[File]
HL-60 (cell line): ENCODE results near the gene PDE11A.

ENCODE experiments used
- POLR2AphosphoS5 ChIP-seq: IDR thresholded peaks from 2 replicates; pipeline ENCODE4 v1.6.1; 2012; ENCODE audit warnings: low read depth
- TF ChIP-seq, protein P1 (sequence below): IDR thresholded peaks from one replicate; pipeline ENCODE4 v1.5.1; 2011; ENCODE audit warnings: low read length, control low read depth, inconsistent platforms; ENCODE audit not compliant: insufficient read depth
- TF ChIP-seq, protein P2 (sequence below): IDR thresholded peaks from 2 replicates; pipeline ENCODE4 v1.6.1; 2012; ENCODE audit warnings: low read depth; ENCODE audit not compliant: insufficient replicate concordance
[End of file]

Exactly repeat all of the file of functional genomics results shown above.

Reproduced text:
HL-60 (cell line): ENCODE results near the gene PDE11A.

ENCODE experiments used
- POLR2AphosphoS5 ChIP-seq: IDR thresholded peaks from 2 replicates; pipeline ENCODE4 v1.6.1; 2012; ENCODE audit warnings: low read depth
- TF ChIP-seq, protein P1 (sequence below): IDR thresholded peaks from one replicate; pipeline ENCODE4 v1.5.1; 2011; ENCODE audit warnings: low read length, control low read depth, inconsistent platforms; ENCODE audit not compliant: insufficient read depth
- TF ChIP-seq, protein P2 (sequence below): IDR thresholded peaks from 2 replicates; pipeline ENCODE4 v1.6.1; 2012; ENCODE audit warnings: low read depth; ENCODE audit not compliant: insufficient replicate concordance